The summer solstice today marks the beginning of the season of beaches, parks, and sun. Just in time, the Federal Drug Administration has recently issued new rules that are intended to improve the way sun protection products are marketed and used.
Here are a few important points to keep in mind when purchasing and using sunscreen this summer:
- SPF only refers to protection from the sun’s UVB rays. In order to prevent sunburn, premature skin aging, and skin cancer, you need broad spectrum UVB and UVA protection.
- SPF is based on testing that uses large amounts of product on the skin. In order to be effectively protected, apply more sunscreen than you may want to, and more often than you normally would.
- There is no such thing as a waterproof sunscreen. All sunscreens lose effectiveness when you sweat or swim. In these cases, reapply frequently.
- There is very little difference between SPF 30 and SPF 50. There is no need to purchase a sunscreen with SPF higher than 50. Rather, look for broad spectrum UVA/UVB protection and reapply frequently.
- In addition to using sunscreen with SPF 30-50 daily, you should protect your body with clothing and light-blocking hats and umbrellas.
When you venture outdoors this summer, take care of your skin to prevent sunburn, premature aging, and skin cancer.
Recommended Sun Protection Product:
Super Sheer Sunscreen SPF 50+
By DCL Skin Care
DCL Skin Care’s Super Sheer Sunscreen SPF 50+ combines high UVB absorption and powerful UVA blockage for broad spectrum protection in an elegant silky sheer, matte finish that leaves the skin residue free.
The superb photo protective performance of ultra microfine zinc oxide contributes to the high SPF protection while supplemental antioxidants safeguard the skin from environmental free-radical damage.
Size: 1.7 Fl oz / 50 mL
Father’s Day is June 19, 2011.
Treat Dad to relaxation and rejuvenation with a soothing treatment from Shizuka New York Day Spa and take 15% off all men’s facials and massages June 13-26.
Also, enjoy free shipping on all Shizuka New York Day Spa gift certificates when you order online.
Happy Father’s Day to all the dedicated dads out there!
We’ve been telling you about the dangers of tanning for awhile now. In case you need a quick refresher, here it is in a nutshell:
- Tanning is a MAJOR cancer risk, according to the World Health Organization, along with arsenic and mustard gas, due to the UV rays in sunlight and in tanning beds.
- Tanning is your skin’s natural reaction to DEFEND itself from the sun’s UV radiation, not encourage you to stay out longer.
- Tanning seriously ages your skin, weakening connective tissues in your skin, causing fine lines and wrinkles as well as hyperpigmentation (sun spots).
Here’s more bad news for the tanners out there. If you’ve been in search of that ever-elusive full body tan, you will be searching a long time, according to a new study.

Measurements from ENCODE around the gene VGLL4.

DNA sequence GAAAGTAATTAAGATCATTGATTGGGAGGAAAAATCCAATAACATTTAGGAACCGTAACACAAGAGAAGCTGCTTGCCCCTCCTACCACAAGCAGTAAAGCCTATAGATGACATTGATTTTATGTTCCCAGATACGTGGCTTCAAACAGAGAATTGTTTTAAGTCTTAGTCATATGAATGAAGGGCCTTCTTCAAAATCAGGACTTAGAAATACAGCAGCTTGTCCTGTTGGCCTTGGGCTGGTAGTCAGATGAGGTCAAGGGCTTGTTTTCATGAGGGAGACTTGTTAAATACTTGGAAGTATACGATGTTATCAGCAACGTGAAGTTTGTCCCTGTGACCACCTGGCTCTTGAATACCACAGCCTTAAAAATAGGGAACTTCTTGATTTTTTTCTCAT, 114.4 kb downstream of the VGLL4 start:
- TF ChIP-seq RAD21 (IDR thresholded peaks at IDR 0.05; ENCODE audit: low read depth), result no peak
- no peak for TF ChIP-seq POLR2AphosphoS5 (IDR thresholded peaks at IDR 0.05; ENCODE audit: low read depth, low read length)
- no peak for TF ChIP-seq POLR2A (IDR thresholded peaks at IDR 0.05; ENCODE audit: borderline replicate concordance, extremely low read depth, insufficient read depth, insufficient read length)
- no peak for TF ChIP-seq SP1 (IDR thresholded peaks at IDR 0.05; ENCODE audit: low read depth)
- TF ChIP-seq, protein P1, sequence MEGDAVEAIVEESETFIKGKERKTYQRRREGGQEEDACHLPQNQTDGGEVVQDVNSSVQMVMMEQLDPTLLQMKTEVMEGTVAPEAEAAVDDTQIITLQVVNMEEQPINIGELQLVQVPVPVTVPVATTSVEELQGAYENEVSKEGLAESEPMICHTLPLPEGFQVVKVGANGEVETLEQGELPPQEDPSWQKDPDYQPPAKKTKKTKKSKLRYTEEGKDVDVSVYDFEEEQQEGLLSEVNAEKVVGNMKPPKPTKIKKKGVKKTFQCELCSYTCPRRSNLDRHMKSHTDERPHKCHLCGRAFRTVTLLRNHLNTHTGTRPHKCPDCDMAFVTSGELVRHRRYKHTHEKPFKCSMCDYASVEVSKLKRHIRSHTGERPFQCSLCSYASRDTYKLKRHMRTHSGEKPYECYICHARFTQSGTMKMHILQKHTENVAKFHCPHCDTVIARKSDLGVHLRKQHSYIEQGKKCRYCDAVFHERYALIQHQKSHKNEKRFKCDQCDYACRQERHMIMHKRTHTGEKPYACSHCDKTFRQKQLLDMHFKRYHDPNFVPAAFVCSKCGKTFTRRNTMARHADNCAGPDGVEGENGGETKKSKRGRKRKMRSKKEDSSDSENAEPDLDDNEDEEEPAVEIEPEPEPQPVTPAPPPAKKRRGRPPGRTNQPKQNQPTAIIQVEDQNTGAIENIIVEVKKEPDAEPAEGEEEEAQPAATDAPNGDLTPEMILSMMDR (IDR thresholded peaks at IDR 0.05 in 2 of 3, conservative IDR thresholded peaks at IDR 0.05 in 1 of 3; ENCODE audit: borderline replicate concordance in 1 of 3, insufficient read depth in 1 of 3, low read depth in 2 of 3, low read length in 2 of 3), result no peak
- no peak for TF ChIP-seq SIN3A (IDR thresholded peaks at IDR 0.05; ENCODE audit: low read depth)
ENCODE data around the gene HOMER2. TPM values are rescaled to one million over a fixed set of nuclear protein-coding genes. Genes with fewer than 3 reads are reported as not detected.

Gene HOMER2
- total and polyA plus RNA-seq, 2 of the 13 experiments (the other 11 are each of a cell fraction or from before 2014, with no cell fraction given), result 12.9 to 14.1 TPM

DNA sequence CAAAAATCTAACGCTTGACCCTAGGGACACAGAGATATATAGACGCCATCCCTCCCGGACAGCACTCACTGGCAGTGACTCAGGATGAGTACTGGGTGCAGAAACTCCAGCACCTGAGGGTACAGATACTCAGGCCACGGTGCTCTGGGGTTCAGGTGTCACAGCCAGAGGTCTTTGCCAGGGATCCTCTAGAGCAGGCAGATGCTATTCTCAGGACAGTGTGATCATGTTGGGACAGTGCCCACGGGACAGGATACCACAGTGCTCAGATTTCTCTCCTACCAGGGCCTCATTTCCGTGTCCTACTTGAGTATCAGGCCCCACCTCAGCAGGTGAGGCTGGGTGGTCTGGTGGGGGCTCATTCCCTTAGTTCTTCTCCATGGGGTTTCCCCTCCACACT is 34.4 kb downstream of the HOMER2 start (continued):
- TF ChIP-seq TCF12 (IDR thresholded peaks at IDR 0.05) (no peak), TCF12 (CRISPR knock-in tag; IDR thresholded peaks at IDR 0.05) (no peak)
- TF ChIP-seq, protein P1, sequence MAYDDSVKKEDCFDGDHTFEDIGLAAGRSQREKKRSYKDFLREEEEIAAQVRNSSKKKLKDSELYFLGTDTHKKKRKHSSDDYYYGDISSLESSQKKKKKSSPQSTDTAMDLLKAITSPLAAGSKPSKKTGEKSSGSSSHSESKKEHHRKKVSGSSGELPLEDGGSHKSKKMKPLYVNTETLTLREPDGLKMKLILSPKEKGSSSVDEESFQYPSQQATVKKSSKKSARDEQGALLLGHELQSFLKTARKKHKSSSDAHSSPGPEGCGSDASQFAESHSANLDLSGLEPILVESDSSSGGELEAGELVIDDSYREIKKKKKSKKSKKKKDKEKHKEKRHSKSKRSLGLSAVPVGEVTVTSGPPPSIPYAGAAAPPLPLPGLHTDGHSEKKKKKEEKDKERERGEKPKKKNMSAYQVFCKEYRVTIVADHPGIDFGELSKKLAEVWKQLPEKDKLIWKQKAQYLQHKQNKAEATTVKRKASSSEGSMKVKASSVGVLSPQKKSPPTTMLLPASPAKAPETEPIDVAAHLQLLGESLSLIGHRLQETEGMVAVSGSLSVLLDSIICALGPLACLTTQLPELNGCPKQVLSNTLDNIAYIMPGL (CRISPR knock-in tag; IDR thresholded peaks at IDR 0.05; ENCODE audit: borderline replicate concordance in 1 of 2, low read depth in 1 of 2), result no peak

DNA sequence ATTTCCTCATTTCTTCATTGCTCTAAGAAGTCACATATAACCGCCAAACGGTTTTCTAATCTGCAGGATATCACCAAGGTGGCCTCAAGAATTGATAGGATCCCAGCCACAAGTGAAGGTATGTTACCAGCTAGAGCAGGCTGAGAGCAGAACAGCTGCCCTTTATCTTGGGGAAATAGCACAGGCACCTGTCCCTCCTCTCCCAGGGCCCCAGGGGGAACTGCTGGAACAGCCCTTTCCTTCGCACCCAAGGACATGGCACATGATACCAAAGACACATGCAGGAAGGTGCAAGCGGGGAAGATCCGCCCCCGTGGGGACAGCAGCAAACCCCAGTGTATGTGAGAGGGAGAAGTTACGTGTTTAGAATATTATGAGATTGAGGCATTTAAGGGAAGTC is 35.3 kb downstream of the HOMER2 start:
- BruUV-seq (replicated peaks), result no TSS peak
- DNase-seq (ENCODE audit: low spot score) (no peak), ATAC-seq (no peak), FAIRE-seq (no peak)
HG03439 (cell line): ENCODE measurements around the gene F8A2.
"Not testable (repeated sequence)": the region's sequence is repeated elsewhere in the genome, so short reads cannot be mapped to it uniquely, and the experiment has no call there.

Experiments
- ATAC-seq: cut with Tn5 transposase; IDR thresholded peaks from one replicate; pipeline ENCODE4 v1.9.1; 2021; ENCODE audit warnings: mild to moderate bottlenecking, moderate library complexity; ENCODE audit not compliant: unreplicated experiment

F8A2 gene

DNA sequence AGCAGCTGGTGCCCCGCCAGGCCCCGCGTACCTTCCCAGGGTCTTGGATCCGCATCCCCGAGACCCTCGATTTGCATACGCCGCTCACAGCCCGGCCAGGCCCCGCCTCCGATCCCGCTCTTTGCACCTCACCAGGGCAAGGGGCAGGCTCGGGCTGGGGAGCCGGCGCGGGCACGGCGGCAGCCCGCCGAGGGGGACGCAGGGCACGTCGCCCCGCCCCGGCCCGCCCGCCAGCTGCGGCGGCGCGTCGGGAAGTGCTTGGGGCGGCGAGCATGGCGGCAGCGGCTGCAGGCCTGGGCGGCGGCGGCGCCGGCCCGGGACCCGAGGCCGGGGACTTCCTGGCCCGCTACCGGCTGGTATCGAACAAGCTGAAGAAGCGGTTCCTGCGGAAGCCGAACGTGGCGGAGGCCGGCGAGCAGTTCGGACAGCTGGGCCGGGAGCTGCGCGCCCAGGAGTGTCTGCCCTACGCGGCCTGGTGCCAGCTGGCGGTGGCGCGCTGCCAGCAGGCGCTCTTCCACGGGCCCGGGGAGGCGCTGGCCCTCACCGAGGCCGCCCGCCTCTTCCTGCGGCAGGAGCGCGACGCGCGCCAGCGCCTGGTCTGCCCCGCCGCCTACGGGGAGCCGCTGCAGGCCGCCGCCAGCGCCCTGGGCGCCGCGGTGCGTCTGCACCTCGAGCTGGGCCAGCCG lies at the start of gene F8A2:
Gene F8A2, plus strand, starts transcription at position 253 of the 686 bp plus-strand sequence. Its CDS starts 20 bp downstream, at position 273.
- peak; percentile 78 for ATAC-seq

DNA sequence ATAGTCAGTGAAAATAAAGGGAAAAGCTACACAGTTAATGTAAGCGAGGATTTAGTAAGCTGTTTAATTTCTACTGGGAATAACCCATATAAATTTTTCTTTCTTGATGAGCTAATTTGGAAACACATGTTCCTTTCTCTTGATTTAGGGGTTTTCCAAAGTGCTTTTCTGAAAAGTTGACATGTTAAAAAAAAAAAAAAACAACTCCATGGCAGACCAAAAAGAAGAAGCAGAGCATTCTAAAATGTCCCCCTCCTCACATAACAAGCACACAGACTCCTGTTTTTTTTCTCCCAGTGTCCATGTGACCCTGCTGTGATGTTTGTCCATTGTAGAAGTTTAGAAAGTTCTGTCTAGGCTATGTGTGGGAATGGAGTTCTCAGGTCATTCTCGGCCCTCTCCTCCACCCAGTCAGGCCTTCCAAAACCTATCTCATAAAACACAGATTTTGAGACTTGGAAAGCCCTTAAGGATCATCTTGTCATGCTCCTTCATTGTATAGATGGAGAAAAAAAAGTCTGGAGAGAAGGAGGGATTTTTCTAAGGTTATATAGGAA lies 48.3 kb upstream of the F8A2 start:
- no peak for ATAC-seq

Published in Experimental Dermatology, the study found that some parts of your body (ex. buttocks) are just less prone to holding a tan. There’s tan through swimwear out there in addition to nude sunbathing, tanning beds, and that guy above. However, our bodies seem to be telling us that there are some places that are just not meant to be tan. Staying out for hours in the sun may not get you closer to the full body tan and it only increases your risk of skin cancer.
So stick to spray tanning or, better yet, no tanning. Keep in mind that skin cancer is on the rise, especially among younger women, and ALWAYS, ALWAYS, ALWAYS protect your skin with a sunscreen of at least SPF 30 daily.
Okay, so baby Botox is technically not Botox for actual babies, although that subject is surprisingly less than fictional. Julian McMahon’s character on Nip/Tuck recently faced the moral dilemma of whether he should inject dermal fillers into the lips of an infant model. Okay, so that’s still technically fictional, but check out this site and a clip of a young “Toddlers and Tiaras” type of girl who desperately wants plastic surgery because “I love my mommy.” Huh?
Baby Botox actually refers to a less-is-more approach to injecting Botox Cosmetic that aims to simply soften fine lines and wrinkles without creating the cliche “frozen face” or perpetually quizzical look. Baby Botox is becoming more popular especially among younger women in their 20’s and early 30’s (Jessica Simpson was having regular Botox injections and lip fillers as early as 25!).
The New York Daily News printed an interesting and related article this week on anti-aging skin care for teenagers, stating that “a third of women under 25 years old regularly apply anti-aging products meant for the 40-plus crowd.”
Some British dermatologists have spoken out about this trend and it’s potentially negative effects for the youth-obsessed teens: “cosmetic products that boast of maintaining youthful skin contain high concentrations of retinoids and AHAs, which can actually accelerate the aging process for those with vibrant skin.” These retinoids and AHAs (alpha hydroxyacids) can stimulate cellular renewal in those with more mature skin. However, in the young, the dermatologists contend, they can lead to redness, irritation, itchiness and a greater susceptibility to sun damage and hyperpigmentation, especially if the teenagers are not wearing sunscreen.
So how young is too young? Unless the teenager has an acne problem, we recommend keeping skin care simple. It is a great time to learn proper skin care basics and to create routines that will hopefully last a lifetime, including daily cleansing, hydration and, most importantly, sun protection. Botox will always eventually wear off. However, sun damage is not an easy problem to fix.